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Your Guide to the History MTEL

history MTEL
Testing

Your Guide to the History MTEL

A passing score is required on the History MTEL for anyone hoping to seek a license to teach history in Massachusetts public schools. Like all MTELs, this test requires careful preparation, but there are some very specific skills you’ll need to pass. Unlike the Communication and Literacy Writing exam, test takers are not assessed on reading and writing skills (more on that below) but instead on knowledge of the covered topics.

The History MTEL encapsulates a wide range of topics, and believe it or not, it actually covers more than just history. It requires competence in five key topics: United States history, world history, geography, government/political science, and economics.

The Structure of the History MTEL

The History MTEL is structured much like many of the other MTEL exams and is broken down into two sections: multiple choice and open response. 

The Multiple Choice Section 

When you begin the exam, you will be brought right into the multiple-choice section. 

Test prep material can sometimes be deceitful when it comes to the History MTEL. Despite the way that MTEL structures their study guide, this section does not follow any linear or thematic pattern. Basically, one question might be about World War II and then the next might ask about the fall of the Roman Empire.

The multiple-choice section consists of 100 questions. Roughly 38 out of the 100 questions assess knowledge of United States history, 31 questions assess world history, and 31 questions assess politics, economics, and geography. 

The questions themselves are not all structured the same way. There are questions based on primary source reading passages, ones on interpreting tables, graphs, maps, or pictures, along with the more “traditional” multiple-choice questions.

The Open Response Section 

Next up is the open response section. This section consists of two open response questions that, similarly to the multiple-choice section, can cover a wide range of topics. 

These questions can come from any of the above-mentioned topics covered on the exam, so knowing exactly what to study to narrow your focus is key to passing this section. 

It is also important to note that – while writing abilities are not at the forefront of scoring on this section – they are not ignored, so be sure to brush up on your writing, especially if it has been awhile since taking the Communication and Literacy exam.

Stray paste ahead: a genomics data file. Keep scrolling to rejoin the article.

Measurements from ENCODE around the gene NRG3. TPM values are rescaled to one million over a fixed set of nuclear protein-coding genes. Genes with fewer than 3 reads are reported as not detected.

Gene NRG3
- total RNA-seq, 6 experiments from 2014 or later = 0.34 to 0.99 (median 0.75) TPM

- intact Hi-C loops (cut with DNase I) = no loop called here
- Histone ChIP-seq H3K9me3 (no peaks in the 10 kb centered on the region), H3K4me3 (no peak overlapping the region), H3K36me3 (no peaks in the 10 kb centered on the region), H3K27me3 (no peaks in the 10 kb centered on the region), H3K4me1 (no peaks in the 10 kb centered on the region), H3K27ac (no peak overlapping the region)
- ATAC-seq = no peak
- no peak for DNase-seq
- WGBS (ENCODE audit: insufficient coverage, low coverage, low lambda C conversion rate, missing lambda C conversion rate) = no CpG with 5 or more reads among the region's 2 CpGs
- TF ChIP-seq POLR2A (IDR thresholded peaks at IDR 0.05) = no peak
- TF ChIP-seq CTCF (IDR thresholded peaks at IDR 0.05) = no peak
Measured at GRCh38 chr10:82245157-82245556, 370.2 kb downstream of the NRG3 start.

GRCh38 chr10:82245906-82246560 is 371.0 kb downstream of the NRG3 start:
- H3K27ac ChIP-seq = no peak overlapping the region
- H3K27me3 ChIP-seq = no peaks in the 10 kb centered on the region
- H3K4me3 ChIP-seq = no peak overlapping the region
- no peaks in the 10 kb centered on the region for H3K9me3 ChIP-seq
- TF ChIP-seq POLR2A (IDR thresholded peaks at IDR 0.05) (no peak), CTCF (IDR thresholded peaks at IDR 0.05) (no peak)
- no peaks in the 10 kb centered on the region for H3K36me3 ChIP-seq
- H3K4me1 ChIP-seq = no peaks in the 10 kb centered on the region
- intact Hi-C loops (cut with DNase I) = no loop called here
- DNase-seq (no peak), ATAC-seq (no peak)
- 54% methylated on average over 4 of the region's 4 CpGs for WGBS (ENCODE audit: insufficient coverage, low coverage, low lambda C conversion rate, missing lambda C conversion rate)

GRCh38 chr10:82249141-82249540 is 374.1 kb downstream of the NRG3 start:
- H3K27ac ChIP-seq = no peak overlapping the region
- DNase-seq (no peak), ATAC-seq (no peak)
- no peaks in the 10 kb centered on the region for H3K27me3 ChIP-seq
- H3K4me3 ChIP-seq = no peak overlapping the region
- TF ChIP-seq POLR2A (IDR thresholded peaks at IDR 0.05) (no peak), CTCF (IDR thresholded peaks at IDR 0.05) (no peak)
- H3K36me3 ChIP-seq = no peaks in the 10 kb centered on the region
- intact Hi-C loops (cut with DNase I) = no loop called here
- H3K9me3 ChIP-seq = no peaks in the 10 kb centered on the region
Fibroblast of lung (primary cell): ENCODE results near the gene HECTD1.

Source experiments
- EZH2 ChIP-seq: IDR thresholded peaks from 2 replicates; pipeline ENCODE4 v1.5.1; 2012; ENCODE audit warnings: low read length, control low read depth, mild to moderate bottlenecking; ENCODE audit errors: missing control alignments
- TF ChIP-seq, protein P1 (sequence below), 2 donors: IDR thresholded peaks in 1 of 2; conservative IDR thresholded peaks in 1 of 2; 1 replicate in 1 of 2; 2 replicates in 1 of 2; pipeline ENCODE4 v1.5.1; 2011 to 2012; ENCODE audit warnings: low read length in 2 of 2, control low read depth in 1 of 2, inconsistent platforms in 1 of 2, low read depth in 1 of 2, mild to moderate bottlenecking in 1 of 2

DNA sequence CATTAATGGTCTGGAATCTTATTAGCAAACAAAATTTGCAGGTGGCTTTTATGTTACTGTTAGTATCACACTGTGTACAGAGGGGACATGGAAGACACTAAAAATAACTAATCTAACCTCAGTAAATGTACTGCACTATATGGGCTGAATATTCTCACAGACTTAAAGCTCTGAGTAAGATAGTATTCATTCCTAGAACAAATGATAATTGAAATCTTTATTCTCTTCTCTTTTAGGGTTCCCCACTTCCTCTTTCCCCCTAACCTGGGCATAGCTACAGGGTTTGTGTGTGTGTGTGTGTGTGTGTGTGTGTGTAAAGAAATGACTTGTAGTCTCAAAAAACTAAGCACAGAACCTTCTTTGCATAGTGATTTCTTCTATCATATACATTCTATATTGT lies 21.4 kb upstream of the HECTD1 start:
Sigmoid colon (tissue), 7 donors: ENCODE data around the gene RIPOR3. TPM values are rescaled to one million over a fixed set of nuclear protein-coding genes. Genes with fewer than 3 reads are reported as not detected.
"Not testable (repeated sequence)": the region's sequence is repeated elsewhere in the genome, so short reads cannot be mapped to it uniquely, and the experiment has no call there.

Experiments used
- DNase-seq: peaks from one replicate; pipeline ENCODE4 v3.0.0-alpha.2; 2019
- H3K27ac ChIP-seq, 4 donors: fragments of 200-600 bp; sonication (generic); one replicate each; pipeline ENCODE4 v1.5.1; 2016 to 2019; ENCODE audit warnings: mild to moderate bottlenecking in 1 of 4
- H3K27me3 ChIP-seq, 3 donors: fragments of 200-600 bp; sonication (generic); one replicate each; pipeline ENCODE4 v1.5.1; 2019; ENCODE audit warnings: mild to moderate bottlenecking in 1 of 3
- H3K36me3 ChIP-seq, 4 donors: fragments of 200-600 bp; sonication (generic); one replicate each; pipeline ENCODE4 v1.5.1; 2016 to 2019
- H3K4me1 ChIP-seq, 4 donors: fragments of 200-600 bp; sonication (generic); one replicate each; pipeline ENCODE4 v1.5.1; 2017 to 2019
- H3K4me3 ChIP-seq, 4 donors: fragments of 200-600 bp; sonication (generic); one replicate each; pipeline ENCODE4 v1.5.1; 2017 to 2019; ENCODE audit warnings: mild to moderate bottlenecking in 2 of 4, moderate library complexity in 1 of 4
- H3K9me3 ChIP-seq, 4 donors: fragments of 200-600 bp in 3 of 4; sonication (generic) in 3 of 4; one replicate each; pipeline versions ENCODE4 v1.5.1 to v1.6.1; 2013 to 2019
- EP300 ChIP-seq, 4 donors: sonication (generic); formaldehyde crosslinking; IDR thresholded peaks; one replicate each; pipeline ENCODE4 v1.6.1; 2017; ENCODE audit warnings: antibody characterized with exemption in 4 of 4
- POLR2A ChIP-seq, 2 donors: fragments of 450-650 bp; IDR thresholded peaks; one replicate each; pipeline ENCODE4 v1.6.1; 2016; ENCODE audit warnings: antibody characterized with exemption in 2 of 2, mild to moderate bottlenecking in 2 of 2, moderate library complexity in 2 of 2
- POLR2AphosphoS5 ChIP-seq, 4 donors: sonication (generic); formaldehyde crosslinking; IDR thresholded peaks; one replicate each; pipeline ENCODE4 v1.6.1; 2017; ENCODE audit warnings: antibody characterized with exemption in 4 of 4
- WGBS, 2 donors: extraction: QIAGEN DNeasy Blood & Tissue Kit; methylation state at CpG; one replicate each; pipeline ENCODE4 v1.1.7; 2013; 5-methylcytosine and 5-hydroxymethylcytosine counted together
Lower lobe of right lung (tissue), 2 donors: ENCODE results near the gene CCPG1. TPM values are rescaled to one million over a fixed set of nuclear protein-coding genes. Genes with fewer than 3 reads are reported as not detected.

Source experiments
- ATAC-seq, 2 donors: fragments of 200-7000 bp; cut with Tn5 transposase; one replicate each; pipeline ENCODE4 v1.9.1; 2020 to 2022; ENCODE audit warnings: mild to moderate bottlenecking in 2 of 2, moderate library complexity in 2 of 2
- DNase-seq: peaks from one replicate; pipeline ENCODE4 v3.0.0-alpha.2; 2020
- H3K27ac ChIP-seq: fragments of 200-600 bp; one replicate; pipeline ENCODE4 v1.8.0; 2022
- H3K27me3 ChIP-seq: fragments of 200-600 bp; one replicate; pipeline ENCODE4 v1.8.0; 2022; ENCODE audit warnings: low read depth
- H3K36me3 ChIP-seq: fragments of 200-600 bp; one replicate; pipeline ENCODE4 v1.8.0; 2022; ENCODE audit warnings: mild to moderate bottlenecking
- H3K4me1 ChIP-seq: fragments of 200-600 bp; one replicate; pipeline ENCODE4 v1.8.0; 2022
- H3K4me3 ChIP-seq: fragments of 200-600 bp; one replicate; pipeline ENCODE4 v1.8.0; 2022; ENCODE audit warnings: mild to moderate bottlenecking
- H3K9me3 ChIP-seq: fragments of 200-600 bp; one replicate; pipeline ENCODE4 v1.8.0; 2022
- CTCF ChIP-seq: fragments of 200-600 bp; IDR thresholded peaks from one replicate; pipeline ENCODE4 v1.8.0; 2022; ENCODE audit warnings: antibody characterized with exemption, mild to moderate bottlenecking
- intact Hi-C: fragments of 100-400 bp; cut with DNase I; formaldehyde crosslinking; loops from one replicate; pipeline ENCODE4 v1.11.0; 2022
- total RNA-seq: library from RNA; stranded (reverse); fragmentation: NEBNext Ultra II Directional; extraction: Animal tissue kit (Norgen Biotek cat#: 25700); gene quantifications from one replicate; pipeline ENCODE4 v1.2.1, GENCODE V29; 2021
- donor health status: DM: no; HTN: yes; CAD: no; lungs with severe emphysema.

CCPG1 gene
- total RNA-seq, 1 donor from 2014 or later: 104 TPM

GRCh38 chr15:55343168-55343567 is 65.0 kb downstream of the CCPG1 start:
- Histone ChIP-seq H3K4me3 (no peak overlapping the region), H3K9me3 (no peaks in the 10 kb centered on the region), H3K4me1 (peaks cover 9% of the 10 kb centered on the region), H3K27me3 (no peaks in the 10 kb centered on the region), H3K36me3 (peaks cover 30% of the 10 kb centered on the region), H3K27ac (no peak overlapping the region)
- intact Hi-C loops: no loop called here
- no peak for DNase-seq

A clear, concise, and direct open response free from major grammatical issues will earn the highest score.

History MTEL Scoring 

The History MTEL is scored much like many of the other MTEL exams. The passing score is 240 out of 300. The multiple choice counts for 80% of the score, while the open response counts for 20% (10% for each question).

The MTEL score is scaled.  Your raw score, the actual number of questions or points you earned on the test, is converted to a scaled score. The scaled score depends on how the rest of the people did who took the same version of the exam you did.  

The same raw score can result in a higher or lower scaled score; if people did worse overall, a raw score would convert to a higher scaled score.  Your score is compared to how everyone else did; you do better when others do worse and vice versa.

Studying for the History MTEL 

While the History MTEL assesses students on their knowledge of history, government and political science, economics, and geography, it is still an MTEL; the same test-taking strategies that lead to success on other MTELs are helpful when applied to the History MTEL. 

We use the same approach to test-taking as we do for the other exams. We walk you through the necessary content and the structure of writing the open response questions. You will be taught the same logic-based test-taking system used for the other MTELs. We examine the different types of multiple-choice questions and practice best strategies to be able to accurately answer the questions. 

This exam can be overwhelming due to the expansive topics covered. But, with study guides designed to focus on the most important topics on the exam, we pare down your studying to a more manageable preparation experience. This includes three distinct study guides: World History, United States History, and Government/Political Science/Economics/Geography. These study guides combined with the test-taking strategies necessary to pass!

Check out our website here to learn more and see an overview of the classes offered. The MTEL exams can be challenging, so MTEL practice is key to success. We’re always here to help. 

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